Are there actually any Christians in this country?
Millions of Americans Are Going Hungry and Republicans Plan to Make Even Worse
By: Rmuse more from Rmuse
Conservative Christians adamantly claim America was founded on the bible and is Christian by design, but Christian America’s legacy over the past three years will be they precipitated Republican efforts to drive tens-of-millions of their fellow citizens into poverty and hunger; just because they could. 2013 was a very bad year for working-poor Americans, children, senior citizens, and Veterans, but they should count their proverbial blessings because by all accounts, 2014 is shaping up to be an incredibly worse year. America is the richest nation on Earth, but it is, as one writer put it, rich in name only or RINO, because while the wealthiest 1% of Americans’ fortunes increase dramatically, millions of Americans are going hungry and Republicans plan to make the hunger crisis much worse.
In a report by the U.S. Conference of Mayors titled the 2013 Hunger and Homelessness Survey, food insecurity and poverty is rising significantly with no end in sight for the richest nation on Earth’s hunger crisis. Of the 25 cities in the survey, 83% reported an increase in demand for emergency food assistance over the course of 2013, and fully 72% reported that declining federal aid means they will have substantially fewer resources to meet the demand in 2014. One director of food initiatives said, “What we’re seeing is the reduction in federal resources impacting folks in Boston, and since close to 32% of the budget for the Greater Boston Food Bank comes from federal and state funding, when there are cuts in that funding it impacts their ability to provide for their constituents.”
It is important to note that in 2012 alone, the Department of Agriculture reported that 50 million Americans suffered from food insecurity, and when the 2013 numbers are released they predict the numbers will be even more dramatic. Since the November 1 food stamp cuts ($5 billion) went into effect, food banks around the country began reporting stark increases in the number of Americans seeking emergency food assistance. The true travesty of the increase is that many hungry Americans seeking emergency food assistance are employed and some earn too much to qualify for food stamps. One non-profit reported that 59% of their clients suffered from the November 1st cuts to food stamps, and 41% worked at poverty-level jobs; there were no numbers for senior citizens who were unable to go to food banks or how many suffered from sequester cuts to programs like Meals on Wheels. There were also no numbers for children affected from cuts to Head Start or food stamps.
These depressing figures will only get worse in 2014 when 1.3 million unemployed Americans lose jobless benefits on December 28, and that number will increase as benefits run out for other out-of-work Americans over the coming months and throughout 2014. The November food stamp cuts affected all 48.8 million recipients and increased their hunger, but Republicans are calling for at least $39 billion more. Compassionate conservative Paul Ryan’s request for $135 billion in his Path to Prosperity budget was revised down to $90 billion in a farm bill iteration of sheer heartlessness. Ryan justifies his disregard for hungry Americans because “you have to get savings in some of these areas” all the while claiming he “wants people to dream again, but you don’t dream when you’ve got food stamps.” You also do not dream when you go to bed hungry and lay awake hoping there is adequate food the next day.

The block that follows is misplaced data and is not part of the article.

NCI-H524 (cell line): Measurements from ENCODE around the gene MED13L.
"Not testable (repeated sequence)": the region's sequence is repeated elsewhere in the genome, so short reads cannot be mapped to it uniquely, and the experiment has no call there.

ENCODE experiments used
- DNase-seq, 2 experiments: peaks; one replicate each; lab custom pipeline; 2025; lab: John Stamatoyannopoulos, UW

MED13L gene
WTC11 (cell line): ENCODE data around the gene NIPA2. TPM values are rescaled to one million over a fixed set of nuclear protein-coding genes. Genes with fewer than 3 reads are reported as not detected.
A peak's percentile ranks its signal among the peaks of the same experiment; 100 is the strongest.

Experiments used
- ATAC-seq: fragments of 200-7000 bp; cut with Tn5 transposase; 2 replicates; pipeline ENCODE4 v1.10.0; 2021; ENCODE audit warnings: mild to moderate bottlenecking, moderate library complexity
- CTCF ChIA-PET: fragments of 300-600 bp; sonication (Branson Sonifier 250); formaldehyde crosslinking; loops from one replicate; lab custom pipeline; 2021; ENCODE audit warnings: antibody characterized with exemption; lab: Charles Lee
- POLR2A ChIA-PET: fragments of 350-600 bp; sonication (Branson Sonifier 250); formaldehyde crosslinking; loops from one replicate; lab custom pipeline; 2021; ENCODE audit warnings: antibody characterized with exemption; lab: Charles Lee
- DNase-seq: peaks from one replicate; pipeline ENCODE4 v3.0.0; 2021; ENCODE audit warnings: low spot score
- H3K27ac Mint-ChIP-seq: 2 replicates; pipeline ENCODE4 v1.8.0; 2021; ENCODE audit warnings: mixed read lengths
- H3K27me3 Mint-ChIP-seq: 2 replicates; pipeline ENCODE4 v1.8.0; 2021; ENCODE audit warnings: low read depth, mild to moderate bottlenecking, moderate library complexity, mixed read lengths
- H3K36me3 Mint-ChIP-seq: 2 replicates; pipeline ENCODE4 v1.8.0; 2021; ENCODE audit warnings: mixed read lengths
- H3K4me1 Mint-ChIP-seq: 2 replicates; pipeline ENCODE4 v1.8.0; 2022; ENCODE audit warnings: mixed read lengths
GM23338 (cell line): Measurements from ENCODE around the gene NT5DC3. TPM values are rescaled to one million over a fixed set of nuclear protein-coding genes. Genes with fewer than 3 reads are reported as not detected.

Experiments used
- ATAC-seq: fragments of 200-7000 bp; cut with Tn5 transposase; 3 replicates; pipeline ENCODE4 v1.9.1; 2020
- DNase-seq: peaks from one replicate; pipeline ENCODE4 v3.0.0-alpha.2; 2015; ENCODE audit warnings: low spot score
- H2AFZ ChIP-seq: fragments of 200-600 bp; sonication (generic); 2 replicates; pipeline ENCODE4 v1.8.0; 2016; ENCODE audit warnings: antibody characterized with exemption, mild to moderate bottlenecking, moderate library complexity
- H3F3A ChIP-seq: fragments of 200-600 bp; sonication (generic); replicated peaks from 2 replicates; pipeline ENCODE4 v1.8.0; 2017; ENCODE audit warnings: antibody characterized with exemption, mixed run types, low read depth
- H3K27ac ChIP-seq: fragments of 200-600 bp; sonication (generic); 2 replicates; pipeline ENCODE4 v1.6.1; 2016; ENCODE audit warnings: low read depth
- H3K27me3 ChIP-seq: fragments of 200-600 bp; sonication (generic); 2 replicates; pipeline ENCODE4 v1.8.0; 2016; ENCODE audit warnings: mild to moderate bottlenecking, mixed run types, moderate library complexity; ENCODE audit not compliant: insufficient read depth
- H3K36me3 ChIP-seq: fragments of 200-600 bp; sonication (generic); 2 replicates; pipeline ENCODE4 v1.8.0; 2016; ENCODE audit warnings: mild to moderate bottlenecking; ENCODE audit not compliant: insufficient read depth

It is a sad commentary that while many Americans are making plans to celebrate Christmas, millions of their fellow citizens will wonder how to feed their children when schools close for the winter break and free and reduced-price school lunches and Head Start breakfasts disappear. Still, while some Democrats celebrated the budget agreement that left 99% of sequester cuts in place and eliminated unemployment benefit extensions, and conservatives complained the budget failed to cut enough spending from safety nets, 50 million Americans will face more hunger, steeper poverty, and no hope for 2014 except more hardship, less food for their children, and no hope of earning more than poverty wages; especially in the South. In fact, in Texas, a celebrated right to work for less state, child poverty increased by 47% and across the South food assistance that working families, children, and seniors depend on will be slashed well in excess of the $5 billion in November by politicians they support in every election.
It is incomprehensible that in the richest nation on Earth there is a hunger crisis affecting one in six Americans facing food insecurity every day of their lives. Tens of millions of Americans go to work every day for poverty wages and return home wondering how they will feed their children. Senior citizens and disabled Americans live day to day knowing their Meals on Wheels face steeper cuts due to the sequester Republicans kept in place for nine more years. With steeper cuts to federal programs food banks can hardly keep up with the increasing demands since the November food stamp cuts, and they know Republicans will cut billions more to, as Paul Ryan says, “find savings in some of these areas.”